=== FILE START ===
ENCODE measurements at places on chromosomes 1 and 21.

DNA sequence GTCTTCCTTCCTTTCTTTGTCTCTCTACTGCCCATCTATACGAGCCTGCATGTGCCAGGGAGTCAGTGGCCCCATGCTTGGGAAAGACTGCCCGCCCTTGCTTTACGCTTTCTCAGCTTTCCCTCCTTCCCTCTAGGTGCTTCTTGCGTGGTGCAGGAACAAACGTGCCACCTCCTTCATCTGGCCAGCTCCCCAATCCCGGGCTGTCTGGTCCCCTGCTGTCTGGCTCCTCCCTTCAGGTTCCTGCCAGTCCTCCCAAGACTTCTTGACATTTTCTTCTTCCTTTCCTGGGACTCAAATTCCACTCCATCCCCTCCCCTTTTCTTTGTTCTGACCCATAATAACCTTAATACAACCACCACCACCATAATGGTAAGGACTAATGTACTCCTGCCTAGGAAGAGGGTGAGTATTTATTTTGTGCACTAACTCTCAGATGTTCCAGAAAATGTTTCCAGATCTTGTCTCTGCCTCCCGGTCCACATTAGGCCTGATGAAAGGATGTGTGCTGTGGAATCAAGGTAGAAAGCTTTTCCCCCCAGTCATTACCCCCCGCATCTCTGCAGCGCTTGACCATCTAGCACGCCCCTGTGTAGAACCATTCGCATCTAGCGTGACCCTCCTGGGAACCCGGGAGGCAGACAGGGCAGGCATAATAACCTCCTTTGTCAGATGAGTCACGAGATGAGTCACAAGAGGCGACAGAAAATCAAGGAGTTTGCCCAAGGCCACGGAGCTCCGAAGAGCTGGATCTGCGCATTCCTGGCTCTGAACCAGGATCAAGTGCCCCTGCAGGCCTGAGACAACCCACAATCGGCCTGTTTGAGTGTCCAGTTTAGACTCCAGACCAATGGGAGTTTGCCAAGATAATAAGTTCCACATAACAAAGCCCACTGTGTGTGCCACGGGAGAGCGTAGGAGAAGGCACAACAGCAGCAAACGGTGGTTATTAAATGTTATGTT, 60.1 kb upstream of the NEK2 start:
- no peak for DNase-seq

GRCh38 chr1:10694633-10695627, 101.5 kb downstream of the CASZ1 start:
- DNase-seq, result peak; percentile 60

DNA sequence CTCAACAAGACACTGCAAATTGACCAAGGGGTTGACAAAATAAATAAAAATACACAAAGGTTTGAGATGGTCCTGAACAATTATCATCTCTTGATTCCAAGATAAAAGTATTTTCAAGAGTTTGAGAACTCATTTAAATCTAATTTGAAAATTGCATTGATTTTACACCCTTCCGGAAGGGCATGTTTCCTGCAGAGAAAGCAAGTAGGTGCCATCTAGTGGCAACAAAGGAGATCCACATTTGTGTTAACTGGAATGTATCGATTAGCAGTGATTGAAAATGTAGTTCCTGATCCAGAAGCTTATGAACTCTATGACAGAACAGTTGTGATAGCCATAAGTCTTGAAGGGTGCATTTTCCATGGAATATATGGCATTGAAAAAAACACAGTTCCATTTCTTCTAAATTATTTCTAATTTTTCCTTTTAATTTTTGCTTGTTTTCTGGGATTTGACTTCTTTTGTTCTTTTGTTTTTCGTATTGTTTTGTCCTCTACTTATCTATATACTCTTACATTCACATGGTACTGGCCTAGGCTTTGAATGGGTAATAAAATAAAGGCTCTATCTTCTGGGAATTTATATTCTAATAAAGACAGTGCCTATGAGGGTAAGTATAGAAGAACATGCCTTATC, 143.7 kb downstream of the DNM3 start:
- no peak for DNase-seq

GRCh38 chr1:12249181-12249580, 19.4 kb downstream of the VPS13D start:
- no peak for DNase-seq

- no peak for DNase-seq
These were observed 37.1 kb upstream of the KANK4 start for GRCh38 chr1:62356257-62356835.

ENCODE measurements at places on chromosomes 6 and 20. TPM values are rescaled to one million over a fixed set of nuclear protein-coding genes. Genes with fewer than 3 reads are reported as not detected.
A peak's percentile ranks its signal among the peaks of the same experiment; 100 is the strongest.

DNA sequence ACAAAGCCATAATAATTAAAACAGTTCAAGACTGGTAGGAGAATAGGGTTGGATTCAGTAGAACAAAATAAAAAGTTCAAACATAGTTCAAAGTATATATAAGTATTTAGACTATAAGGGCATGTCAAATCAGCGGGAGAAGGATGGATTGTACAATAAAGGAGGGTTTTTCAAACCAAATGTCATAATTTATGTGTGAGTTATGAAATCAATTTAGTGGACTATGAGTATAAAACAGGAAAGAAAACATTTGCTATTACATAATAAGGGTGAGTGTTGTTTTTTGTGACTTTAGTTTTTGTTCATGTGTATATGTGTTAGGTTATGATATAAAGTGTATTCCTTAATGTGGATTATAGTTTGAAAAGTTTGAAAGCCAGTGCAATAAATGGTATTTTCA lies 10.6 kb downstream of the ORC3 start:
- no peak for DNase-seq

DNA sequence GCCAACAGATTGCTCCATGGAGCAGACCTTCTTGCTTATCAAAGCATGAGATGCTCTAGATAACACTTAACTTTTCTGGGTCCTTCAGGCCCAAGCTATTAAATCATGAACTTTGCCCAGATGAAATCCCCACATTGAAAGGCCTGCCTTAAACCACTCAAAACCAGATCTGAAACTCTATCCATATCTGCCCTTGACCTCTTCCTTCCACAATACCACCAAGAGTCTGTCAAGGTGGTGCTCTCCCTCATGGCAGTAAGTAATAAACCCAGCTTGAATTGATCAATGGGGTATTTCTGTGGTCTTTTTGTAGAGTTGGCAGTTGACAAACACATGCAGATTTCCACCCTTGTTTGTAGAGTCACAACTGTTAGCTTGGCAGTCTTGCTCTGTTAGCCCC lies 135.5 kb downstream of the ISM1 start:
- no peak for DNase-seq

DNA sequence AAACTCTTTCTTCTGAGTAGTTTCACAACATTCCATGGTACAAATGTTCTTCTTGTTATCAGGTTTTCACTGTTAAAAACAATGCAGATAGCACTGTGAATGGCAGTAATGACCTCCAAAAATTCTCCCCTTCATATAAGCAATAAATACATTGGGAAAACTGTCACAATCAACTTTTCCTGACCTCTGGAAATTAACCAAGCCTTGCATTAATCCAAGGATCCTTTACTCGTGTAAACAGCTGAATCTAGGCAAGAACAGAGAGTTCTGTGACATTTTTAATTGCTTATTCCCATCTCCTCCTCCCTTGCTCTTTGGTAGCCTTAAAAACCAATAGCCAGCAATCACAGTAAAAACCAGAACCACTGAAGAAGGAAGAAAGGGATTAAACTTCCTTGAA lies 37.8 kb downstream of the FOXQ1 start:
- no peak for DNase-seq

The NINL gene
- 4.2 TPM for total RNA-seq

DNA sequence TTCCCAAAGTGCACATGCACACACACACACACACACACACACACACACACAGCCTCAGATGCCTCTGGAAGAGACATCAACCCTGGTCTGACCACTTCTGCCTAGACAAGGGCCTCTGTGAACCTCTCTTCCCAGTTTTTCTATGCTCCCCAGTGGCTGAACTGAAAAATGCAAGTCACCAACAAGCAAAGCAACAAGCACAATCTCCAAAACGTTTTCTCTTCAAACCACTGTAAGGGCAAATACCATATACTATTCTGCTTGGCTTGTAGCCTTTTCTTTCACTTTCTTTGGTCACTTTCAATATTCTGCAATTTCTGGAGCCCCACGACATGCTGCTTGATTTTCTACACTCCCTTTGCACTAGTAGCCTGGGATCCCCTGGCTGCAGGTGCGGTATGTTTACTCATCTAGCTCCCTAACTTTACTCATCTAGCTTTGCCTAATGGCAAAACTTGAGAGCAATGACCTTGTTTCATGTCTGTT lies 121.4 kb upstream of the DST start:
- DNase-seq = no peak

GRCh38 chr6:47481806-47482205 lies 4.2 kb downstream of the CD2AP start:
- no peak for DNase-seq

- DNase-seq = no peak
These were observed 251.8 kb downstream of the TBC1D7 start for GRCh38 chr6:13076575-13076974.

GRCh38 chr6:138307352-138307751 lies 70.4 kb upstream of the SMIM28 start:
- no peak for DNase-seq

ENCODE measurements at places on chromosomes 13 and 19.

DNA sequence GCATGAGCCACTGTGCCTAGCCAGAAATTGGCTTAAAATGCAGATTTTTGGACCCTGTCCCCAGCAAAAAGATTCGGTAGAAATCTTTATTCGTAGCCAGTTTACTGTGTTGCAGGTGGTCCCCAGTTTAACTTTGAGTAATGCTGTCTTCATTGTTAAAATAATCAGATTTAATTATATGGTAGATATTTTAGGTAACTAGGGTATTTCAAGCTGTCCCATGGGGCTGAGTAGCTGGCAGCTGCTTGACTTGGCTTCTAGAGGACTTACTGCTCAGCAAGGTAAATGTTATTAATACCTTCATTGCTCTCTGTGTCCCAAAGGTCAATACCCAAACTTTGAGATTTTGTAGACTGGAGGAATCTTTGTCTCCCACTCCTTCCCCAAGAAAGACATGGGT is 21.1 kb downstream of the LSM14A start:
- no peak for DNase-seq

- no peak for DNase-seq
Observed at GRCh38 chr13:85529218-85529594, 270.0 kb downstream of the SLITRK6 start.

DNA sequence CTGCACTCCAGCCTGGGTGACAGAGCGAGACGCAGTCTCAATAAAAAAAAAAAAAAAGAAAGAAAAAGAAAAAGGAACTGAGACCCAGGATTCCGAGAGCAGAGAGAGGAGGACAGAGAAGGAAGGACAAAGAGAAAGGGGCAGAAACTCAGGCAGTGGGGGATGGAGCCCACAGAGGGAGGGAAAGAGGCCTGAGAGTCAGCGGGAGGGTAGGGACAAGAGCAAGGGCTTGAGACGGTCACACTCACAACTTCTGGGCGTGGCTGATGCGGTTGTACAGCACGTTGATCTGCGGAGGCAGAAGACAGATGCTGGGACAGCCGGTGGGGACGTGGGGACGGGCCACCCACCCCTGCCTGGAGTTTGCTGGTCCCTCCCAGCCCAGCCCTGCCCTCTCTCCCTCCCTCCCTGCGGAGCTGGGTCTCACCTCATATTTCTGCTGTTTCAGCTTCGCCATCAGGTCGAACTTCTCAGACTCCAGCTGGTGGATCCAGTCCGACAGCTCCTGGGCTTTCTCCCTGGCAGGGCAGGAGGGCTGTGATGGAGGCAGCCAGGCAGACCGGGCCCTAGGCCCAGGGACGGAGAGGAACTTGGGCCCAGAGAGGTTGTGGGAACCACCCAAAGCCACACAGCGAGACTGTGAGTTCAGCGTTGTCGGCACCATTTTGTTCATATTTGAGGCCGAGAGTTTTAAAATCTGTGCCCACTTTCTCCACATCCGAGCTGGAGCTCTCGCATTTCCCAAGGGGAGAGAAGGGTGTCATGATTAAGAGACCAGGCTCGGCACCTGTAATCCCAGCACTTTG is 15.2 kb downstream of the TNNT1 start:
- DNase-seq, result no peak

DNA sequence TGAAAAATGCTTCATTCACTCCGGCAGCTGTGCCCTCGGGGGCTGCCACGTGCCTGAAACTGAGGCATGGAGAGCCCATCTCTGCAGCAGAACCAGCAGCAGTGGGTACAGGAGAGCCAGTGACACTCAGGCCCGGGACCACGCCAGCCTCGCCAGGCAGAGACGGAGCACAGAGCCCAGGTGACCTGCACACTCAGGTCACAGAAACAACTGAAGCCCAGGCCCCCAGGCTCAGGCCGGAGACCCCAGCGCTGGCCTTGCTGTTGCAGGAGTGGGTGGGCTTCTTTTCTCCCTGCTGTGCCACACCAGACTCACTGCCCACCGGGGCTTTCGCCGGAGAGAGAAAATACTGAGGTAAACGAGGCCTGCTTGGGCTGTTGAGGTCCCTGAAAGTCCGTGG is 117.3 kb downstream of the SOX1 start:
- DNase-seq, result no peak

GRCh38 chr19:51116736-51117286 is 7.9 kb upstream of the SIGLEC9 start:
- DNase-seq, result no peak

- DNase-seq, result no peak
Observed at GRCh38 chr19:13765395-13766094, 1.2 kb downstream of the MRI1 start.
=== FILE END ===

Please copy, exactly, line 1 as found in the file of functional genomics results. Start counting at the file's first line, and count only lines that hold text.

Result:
ENCODE measurements at places on chromosomes 1 and 21.